The city of Bangalore is India’s third largest city and the state capital of Karnataka, known for being a modern, cosmopolitan metropolis at the helm of the country’s IT-boom. Bangalore is a shopper’s haven overrun with big malls and shopping districts, as well as a food lover’s paradise with one of the highest concentrations of places to eat in the continent. Spotted with parks and natural lakes, Bangalore is alternately known as ‘The Garden City of India.’ Recently voted as the most livable metro in the country, Bangalore is known as‘Pensioner’s Paradise’ on the one hand and as ‘Start-up City,’ on the other, attracting youth from across the world with its trending markets and rapid availability of jobs. With Bangalore’s ever-doubling IT infrastructure, it is often referred to as the Silicon Valley of India.
Another aspect of Bangalore is soaked in the history of bygone, ancient cultures. Bangalore has been peopled for up to 3000 years, bearing megalithic monuments that treasure its rich past. Bangalore, as we know it today, was established in 1537 by KempeGowda I, who constructed a well-planned city within an oval mud fort in the area that is today known as City Market. Gradually, Bangalore grew into a commercial center and a chief part of the silk industry. Over successive centuries the Marathas, Mughals, Wodeyars and the Mysore Sultanate, all did their bit to develop the city further. In 1809 the British set up a cantonment in Bangalore, drawn by its pleasant weather and central location.
The earliest recorded usage of the name Bengaluru is found in today’s ‘Old Bangalore,’ in a 9th century temple. According to legend, King ViraBallala was once lost in the jungles that once overran these parts. He was wandering, tired and hungry, when an old woman revived him with her hospitality and a plate of boiled beans. Out of gratitude the King consequently named the area ‘Benda KaaluUru’ (Town of Boiled Beans). It was only in 1831, when the British seized Mysore from the ruling Wodeyars that the capital was shifted to Bangalore. The anglicization of Bengaluru turned it into Bangalore until it was recently reverted back to its original.
Although Bangalore is not a popular tourist destination, there are many sites worth taking a tour of. The legislative House of Karnataka, VidhanaSoudha, is one of the Chief attractions of Bangalore. It was built during the 1950s using granite in a neo-Dravidian style of architecture. Other places of historical interest include the Bangalore Palace, constructed by the Mysore Maharajahs and Tipu Sultan’s Palace, built around 1790 as Tipu’s summer retreat.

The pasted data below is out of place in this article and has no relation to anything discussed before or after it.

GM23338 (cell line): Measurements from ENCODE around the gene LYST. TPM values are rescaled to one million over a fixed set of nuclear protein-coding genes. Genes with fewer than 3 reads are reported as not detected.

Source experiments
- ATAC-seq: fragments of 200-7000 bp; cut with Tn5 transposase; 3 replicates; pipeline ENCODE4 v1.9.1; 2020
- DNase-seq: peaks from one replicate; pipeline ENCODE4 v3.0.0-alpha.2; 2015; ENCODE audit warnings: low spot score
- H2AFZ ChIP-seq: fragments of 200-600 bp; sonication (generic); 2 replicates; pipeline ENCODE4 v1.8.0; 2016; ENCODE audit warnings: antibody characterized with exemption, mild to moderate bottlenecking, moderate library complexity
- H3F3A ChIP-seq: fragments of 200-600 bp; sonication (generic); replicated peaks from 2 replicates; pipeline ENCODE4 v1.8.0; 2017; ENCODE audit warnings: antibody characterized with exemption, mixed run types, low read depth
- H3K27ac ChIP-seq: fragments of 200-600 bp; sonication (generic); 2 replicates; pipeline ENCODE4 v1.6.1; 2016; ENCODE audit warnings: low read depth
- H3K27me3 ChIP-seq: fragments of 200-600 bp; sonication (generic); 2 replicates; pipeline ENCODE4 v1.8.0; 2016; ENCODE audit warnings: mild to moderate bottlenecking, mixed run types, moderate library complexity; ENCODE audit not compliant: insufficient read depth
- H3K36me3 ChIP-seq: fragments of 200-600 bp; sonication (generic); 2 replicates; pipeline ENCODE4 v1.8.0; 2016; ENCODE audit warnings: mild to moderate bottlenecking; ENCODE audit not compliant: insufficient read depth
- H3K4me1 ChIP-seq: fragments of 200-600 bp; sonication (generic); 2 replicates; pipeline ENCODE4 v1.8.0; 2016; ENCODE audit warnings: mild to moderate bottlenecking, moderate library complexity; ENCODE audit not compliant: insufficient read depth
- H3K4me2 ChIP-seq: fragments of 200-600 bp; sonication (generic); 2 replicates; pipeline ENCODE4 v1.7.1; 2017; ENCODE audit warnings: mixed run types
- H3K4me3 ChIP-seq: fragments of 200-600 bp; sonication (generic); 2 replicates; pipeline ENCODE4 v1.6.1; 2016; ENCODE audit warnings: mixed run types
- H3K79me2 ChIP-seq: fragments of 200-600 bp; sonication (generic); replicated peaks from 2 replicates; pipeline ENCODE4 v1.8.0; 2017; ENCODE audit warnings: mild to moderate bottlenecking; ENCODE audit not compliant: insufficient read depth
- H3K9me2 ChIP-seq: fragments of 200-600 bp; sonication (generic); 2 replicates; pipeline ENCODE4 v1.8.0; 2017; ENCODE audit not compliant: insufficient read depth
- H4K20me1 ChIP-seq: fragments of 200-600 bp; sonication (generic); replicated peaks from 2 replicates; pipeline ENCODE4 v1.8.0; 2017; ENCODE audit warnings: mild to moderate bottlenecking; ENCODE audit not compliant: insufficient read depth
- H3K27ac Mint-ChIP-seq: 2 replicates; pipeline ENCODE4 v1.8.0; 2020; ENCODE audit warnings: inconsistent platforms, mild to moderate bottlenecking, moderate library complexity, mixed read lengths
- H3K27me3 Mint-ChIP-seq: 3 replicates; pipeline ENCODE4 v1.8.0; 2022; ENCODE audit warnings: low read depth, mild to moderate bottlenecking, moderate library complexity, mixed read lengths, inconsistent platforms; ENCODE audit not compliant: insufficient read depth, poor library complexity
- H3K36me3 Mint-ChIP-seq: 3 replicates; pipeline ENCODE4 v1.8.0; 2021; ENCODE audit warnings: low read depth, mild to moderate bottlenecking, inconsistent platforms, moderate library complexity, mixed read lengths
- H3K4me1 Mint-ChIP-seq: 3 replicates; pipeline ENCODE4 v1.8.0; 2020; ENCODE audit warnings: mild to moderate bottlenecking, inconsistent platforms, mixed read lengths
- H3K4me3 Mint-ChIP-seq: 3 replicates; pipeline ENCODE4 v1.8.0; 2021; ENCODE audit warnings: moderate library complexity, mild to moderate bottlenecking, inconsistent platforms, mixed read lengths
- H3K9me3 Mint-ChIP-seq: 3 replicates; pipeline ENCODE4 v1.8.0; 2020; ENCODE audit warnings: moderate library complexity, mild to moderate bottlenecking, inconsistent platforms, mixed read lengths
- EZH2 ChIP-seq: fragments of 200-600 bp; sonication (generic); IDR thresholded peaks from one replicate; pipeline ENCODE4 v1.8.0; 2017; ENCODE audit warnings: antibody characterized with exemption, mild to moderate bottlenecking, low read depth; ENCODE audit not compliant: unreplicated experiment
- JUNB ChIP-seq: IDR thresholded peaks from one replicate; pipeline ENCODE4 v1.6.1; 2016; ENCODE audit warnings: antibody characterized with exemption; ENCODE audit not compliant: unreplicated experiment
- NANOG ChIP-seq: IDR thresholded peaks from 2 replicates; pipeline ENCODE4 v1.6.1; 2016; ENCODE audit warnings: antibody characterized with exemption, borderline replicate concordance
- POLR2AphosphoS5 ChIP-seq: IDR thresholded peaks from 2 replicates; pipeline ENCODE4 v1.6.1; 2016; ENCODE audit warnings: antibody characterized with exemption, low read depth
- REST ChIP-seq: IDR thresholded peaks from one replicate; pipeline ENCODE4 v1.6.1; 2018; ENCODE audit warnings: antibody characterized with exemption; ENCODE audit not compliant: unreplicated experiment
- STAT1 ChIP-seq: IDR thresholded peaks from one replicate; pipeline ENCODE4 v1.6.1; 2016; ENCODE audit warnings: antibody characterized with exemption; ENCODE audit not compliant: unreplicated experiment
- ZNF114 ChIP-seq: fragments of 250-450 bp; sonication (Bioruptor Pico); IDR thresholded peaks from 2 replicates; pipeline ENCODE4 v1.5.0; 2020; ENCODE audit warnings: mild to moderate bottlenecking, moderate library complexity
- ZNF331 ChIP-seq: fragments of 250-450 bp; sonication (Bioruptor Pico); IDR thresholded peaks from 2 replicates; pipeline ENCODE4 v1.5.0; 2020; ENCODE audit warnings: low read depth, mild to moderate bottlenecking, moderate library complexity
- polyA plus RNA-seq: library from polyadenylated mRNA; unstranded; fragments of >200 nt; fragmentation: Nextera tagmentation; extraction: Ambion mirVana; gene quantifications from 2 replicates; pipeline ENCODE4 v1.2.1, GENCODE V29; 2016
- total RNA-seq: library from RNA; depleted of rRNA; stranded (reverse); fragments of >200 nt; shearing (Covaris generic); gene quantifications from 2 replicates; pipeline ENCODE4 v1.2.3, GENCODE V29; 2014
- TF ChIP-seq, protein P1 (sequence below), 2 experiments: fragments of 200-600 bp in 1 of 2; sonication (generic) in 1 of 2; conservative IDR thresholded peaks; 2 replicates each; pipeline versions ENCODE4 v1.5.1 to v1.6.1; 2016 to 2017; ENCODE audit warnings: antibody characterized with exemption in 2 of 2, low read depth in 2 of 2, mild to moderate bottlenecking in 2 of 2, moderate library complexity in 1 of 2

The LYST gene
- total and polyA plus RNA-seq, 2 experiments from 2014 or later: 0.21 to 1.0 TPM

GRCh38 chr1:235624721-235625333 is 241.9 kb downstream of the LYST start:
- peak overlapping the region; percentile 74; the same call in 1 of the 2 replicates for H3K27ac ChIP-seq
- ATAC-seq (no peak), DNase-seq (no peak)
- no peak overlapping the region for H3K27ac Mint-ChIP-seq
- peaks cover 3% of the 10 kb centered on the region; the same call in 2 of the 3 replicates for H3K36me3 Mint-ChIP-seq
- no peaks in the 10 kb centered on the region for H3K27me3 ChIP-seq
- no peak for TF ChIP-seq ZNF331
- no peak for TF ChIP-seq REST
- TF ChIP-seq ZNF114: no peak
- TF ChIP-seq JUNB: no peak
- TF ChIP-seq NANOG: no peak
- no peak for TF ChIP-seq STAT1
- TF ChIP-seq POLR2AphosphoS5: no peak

A tour of Bangalore must also include Lalbagh Botanical Gardens- built by Hyder Ali in 1760, and the Bannerghatta National Park- a 25,000-acre zoological park one and a half hours away from Bangalore City. Educational tours of Bangalore may include the Vishweshwaraiah Industrial and Technological Museum, the State Archaeological Museum, the Jawaharlal Nehru Planetarium, the Venkatappa Art Gallery and the Karnataka ChitrakalaParishad. Religious tours of Bangalore cover the Bull Temple in Basavanagudi, the Maha Bodhi Society Temple- a replica of the Bodh Gaya Stupa, the ISCKON temple, the Maruthi Temple, the GaviGangadeshwara Cave Temple as well as many other temples, mosques and churches of historic significance.
Due to an average elevation of 920 meters above the sea level, Bangalore enjoys a cool climate throughout the year. Although summers can get hot with dry heat waves, it seldom exceeds 35 degrees Celsius and hovers around a mean temperature of 24 degrees Celsius.
Bharathi Travels takes you to the Erode is a city, an urban agglomeration, a municipal corporation and headquarters of the Erode district in the South Indian state of Tamil Nadu.
It is situated at the center of the South Indian Peninsula, on the banks of the rivers Cauvery and Bhavani, between 11° 19.5" and 11° 81.05" North latitude and 77° 42.5" and 77° 44.5" East longitude. It is located on the Western Bank of the river Cauvery, while its Twin City, Pallipalayam, is on the Eastern Bank of the river.
According to the Massachusetts Institute of Technology (MIT), Erode is the fastest growing urban region in Tamil Nadu.
Erode is well known for handloom, powerloom textile products and readymade garments and hence it is called Loom City of India. Products such as cotton sarees, bed spreads, carpets, lungies, printed fabrics, towels, dhotis are marketed here in bulk. It has also been nicknamed as Manjal Maanagaram (Turmeric city) and Javuli nagaram (Textile city).
The city is built around a demolished fort, which includes a temple for Arudra Kabaleeswar (Shiva) praising the Saiva concept and another for Kasthuri Ranganatha Perumal (Vishnu) praising the Vaishnava concept of Hinduism. The speciality is that both are in the same campus for unity.
* Thindal Murugan Temple * Kongu Tirupati * Perumal malai * Lakkapuram * Natadreeswarar Temple - The hillock temple is situated in the middle of the river - middle not only breadth-wise but also length-wise at the center between Kudagu(origin) and Poompuhar(Bay of Bengal as destination). * Bhavani-Sangameswarar Temple - Temple on island between River Cauvery and Bhavani, where both merges together with Lokabhavani, an invisible holy river. This place is called as Kooduthurai or Tiriveni of South, found with Sangameswarar Temple. * Tiruchengode * Chennimalai * Sivagiri, Erode
* E.V.R Corporation Museum * Thandhai Periyar - Arignar Anna Memorial
Thanthai Periyar Memorial House is a Sociological Museum, which depicts the life history of Thanthai periyar, the social reformer.
* Jain Temples - Vijayapuri and Aval Poondurai. * Sankagiri Fort - Rock Fort on Sankari Hill with 14 circular Ramparts from the bottom to top of the hill in a concentric fashion - Armoury Ware House of Tipu Sultan for ancient Erode